In this Tuesday, Sept. 3, 2019, photo, e-cigarette pods are displayed for sale at Good Guys Vape Shop in Biddeford, Maine. Efforts to ban flavored e-cigarettes and reduce their appeal to youngsters have sputtered under industry pressure in over a half-dozen states this year. The industry and its lobbyists urged lawmakers to leave mint and menthol alone. A proposed ban that President Donald Trump outlined Wednesday, Sept. 11, would supersede any state inaction and includes a ban on mint and menthol. Credit: Robert F. Bukaty | AP

I make it a point not to comment too much or too often on the actions of the Trump administration, because there is no shortage of ink spent on those activities already and who has that kind of time or stamina anyway? But here’s something that perplexes me a bit, coming from an administration that both friends and foes call “conservative”: the proposed ban of flavored e-cigarettes.

To be fair, the proposal is a response to what some hyperbolic media reports have characterized as a public health crisis — a small number of severe lung illnesses, several tragically resulting in death, associated with the use of vaping devices.

Many of these cases involve teenagers like 17-year-old Whitney Livingston of Dallas, who had a history of vaping and was put on life support earlier this month. “She could have almost died,” her mother told Fox 4 News after Livingston suddenly developed pneumonia in both lungs.

Livingston is only one of 17 vaping-related cases reported to health officials in Dallas County.

In Tarrant County, there are eight reported cases of lung illness believed to have been caused by vaping, although the ages of those involved have not been released.

Nationwide, the number of vaping-related lung illnesses has reached 530 (as of Sept. 17), with cases reported in 38 states and one U.S. territory and seven deaths in six states attributed to vaping.

Sixteen percent of vaping illnesses have involved individuals under 18 years of age, and those cases specifically — involving what appear to be otherwise healthy youth — motivated the administration to take some action.

Federal health officials believe that clearing the market of flavored e-cigarettes will reverse the epidemic of e-cigarette use, a questionable notion. Even so, Secretary of Health and Human Services Alex Azar has called the proliferation of youth vaping “deeply concerning.”

I wouldn’t disagree with him there. I, for one, was disturbed when a vape store opened across the street from Paschal High School. It promptly closed, but the location was obviously chosen to target high school kids.

Indeed, vaping has risen sharply among high schoolers in the last several years; nearly 21 % of high school students said they vaped between 2017 and 2018.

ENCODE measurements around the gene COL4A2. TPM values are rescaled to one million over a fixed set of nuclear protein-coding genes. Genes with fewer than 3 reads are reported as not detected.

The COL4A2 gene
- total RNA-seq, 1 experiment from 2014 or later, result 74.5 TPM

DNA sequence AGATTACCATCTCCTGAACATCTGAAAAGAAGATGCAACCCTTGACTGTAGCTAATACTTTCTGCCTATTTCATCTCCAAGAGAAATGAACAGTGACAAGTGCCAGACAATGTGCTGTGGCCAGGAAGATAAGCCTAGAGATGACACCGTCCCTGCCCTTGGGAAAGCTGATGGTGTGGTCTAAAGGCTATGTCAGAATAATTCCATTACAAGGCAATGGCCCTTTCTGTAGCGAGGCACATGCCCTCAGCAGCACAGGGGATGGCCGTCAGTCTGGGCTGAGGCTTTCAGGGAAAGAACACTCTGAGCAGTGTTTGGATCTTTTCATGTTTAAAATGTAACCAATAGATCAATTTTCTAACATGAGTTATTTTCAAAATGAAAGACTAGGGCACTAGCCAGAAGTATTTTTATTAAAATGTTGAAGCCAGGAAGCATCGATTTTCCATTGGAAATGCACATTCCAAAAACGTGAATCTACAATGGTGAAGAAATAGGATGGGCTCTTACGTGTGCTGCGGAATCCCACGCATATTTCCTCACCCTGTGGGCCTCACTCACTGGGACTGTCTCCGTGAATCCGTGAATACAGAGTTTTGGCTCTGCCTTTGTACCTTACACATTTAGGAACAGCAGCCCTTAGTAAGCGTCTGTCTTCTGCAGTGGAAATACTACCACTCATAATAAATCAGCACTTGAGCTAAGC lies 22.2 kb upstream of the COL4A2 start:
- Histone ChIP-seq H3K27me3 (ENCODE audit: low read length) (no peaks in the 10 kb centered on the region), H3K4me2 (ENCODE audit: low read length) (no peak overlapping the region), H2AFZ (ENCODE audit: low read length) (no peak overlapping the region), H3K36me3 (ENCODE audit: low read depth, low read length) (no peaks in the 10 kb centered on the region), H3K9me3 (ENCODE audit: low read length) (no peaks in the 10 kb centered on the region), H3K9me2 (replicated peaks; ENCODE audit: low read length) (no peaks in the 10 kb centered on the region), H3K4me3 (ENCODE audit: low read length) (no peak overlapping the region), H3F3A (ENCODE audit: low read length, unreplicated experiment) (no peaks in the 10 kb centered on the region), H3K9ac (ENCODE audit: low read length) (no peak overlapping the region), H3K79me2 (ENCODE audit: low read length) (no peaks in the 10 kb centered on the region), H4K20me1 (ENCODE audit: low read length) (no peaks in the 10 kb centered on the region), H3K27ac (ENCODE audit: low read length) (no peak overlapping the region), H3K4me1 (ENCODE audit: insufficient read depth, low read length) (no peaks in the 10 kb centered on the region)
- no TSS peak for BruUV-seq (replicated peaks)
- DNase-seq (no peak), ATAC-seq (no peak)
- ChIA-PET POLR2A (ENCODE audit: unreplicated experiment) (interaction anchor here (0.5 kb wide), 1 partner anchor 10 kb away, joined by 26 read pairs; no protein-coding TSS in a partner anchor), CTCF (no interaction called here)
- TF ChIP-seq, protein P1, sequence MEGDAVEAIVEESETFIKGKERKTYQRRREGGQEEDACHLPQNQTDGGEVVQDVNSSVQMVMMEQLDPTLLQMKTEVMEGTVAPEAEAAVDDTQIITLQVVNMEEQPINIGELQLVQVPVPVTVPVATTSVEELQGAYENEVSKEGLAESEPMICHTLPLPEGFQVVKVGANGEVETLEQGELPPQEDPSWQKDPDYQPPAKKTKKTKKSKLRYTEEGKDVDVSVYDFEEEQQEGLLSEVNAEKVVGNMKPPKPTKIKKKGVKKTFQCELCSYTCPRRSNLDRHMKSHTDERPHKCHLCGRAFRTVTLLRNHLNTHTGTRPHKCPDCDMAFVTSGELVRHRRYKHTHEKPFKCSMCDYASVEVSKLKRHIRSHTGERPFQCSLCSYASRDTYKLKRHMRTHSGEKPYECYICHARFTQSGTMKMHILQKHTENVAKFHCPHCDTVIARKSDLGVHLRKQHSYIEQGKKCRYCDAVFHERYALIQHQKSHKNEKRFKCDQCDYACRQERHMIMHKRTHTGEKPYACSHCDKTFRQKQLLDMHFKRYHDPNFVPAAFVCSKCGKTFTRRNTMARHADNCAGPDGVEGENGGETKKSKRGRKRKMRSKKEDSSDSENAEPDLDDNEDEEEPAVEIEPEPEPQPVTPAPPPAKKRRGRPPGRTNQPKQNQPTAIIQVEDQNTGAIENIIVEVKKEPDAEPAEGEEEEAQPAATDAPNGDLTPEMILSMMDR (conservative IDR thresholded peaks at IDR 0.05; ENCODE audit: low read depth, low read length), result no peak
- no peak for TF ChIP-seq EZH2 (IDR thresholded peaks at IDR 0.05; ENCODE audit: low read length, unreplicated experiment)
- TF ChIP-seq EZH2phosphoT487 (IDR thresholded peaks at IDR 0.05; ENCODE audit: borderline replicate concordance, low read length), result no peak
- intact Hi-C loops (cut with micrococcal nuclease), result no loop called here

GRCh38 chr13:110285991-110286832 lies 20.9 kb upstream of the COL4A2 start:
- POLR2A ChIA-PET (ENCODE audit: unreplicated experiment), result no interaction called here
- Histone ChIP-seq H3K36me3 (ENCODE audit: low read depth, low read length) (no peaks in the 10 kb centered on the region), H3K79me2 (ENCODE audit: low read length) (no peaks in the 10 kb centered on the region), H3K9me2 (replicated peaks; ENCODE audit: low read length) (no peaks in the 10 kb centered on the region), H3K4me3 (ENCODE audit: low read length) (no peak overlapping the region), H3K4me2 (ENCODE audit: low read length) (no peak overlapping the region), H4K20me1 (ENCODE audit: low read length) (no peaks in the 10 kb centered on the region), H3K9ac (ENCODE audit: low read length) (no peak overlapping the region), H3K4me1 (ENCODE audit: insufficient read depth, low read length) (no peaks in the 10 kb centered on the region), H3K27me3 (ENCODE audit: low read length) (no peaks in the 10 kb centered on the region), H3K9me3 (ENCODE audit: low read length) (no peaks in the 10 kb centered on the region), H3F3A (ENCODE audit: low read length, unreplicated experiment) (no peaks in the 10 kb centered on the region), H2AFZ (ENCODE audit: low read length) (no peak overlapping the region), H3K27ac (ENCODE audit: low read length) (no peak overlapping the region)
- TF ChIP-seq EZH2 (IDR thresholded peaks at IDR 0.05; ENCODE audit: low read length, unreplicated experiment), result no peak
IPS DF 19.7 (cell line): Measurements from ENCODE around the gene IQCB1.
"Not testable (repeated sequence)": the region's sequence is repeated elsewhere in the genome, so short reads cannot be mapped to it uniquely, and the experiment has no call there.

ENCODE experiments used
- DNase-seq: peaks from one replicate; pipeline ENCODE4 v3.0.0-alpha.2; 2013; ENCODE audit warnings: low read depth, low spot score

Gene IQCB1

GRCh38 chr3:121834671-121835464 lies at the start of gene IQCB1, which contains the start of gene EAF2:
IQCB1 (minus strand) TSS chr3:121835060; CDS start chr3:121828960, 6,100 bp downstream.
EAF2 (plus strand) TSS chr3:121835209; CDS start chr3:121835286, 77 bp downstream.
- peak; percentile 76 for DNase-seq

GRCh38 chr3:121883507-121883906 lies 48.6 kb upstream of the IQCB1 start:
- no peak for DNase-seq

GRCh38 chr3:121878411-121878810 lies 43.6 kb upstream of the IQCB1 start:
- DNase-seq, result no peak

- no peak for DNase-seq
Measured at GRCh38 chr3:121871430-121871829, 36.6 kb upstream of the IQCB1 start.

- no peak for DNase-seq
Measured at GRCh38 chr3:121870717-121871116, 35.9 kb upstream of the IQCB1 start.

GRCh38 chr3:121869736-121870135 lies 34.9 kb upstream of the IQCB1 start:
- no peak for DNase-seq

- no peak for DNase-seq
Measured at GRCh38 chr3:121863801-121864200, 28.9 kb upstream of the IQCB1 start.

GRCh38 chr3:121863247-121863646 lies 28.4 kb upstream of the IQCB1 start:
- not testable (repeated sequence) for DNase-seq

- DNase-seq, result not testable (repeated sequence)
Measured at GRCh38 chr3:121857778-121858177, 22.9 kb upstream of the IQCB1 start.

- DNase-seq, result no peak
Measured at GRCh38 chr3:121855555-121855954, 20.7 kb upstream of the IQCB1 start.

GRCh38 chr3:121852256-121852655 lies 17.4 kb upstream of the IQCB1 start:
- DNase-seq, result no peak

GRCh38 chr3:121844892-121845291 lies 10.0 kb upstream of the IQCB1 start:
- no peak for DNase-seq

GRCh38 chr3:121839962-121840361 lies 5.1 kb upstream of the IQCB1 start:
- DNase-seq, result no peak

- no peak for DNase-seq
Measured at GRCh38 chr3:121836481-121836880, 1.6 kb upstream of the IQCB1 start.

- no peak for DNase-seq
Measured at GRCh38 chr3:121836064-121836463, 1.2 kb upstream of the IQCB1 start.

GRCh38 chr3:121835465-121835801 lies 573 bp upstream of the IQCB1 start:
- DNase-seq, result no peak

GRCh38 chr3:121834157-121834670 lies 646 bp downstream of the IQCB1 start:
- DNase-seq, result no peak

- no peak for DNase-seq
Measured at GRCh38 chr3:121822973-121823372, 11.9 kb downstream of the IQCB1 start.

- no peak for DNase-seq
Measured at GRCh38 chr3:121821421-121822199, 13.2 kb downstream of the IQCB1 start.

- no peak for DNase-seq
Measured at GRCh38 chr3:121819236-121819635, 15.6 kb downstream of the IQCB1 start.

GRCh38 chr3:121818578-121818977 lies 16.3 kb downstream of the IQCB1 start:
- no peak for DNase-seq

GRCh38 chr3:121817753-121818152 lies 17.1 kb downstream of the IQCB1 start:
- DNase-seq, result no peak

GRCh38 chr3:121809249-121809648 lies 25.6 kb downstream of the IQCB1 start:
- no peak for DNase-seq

That’s because while vaping has helped millions of people kick their smoking habit and generally has been viewed as a safe alternative to smoking, it’s also attracted new clientele in the form of young people who never smoked traditional cigarettes. And like their combustible cousins, e-cigarettes contain the addictive substance nicotine.

So it’s a safe bet that nicotine, not cotton-candy flavor, vaping is what keeps teenagers vaping, but I digress. Addiction, especially among the young, generally isn’t a good thing.

And there is a lot we don’t know about vaping and its impact on long-term health. That research should continue.

But even if we were to stipulate that flavored e-cigarettes are the equivalent of a “gateway drug” to vaping, the federal ban feels like inappropriate and unnecessary regulation of an activity that has had a net positive effect on public health.

Consider first that nearly half a million people die of tobacco-related disease each year in the U.S. According to some estimates, as many as 8 million people will die prematurely worldwide each year due to tobacco use.

Compare that to the 530 cases of vaping-related illnesses.

What’s more, of those 530 cases, the Centers for Disease Control report that “most patients have reported a history of using e-cigarette products containing THC,” (the active ingredient in cannabis) not just nicotine. Those products are illegal in most states where the vaping-related illnesses have occurred, which makes them difficult to track. They are also the suspected cause of most of the reported lung ailments.

Lastly, states are best equipped to regulate this kind of thing and many states, including Texas, already have taken action to reduce teenage use of e-cigarettes. legislators this year restricted the sale of cigarettes and e-cigarettes to (most) people younger than 21. We have yet to see whether or not this will meaningfully reduce teenager vapers, but I am hopeful.

Of course, the best way to reduce the proliferation of any bad habit is good information, and we should look to public health officials to provide us with informed research and data that will enable individuals to make good decisions about their health and well-being.

We shouldn’t be left to rely on breathless media reports and an administration that likes to pre-emptively ban things.

Cynthia M. Allen is a columnist for the Fort Worth Star-Telegram.